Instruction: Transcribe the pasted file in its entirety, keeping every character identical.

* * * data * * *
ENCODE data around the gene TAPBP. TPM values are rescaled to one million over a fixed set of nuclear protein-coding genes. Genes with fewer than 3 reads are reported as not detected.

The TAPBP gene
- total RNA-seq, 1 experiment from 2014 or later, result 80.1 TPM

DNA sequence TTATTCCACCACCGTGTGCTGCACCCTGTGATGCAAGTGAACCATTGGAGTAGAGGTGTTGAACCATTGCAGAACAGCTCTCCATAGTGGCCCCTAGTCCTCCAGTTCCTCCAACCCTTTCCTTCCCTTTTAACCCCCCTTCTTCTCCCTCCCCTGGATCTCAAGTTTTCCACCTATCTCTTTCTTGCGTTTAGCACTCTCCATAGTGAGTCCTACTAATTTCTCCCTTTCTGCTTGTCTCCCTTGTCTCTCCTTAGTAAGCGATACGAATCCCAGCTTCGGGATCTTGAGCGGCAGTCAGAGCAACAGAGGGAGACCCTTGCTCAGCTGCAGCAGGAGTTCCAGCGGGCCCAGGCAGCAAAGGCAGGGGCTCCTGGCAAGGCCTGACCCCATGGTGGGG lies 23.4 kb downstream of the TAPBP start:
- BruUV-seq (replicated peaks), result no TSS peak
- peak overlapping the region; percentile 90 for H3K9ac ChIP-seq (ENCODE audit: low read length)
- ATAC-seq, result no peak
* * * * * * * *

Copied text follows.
ENCODE data around the gene TAPBP. TPM values are rescaled to one million over a fixed set of nuclear protein-coding genes. Genes with fewer than 3 reads are reported as not detected.

The TAPBP gene
- total RNA-seq, 1 experiment from 2014 or later, result 80.1 TPM

DNA sequence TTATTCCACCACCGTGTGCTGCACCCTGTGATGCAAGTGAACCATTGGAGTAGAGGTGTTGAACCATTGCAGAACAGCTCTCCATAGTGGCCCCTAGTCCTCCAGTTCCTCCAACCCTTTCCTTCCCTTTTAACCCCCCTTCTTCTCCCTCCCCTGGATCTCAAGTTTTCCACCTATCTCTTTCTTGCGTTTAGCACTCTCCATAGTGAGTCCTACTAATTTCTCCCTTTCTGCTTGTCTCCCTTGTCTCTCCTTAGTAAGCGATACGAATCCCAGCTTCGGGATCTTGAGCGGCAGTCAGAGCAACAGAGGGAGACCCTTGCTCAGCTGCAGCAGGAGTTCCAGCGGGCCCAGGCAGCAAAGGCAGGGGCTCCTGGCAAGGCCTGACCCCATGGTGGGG lies 23.4 kb downstream of the TAPBP start:
- BruUV-seq (replicated peaks), result no TSS peak
- peak overlapping the region; percentile 90 for H3K9ac ChIP-seq (ENCODE audit: low read length)
- ATAC-seq, result no peak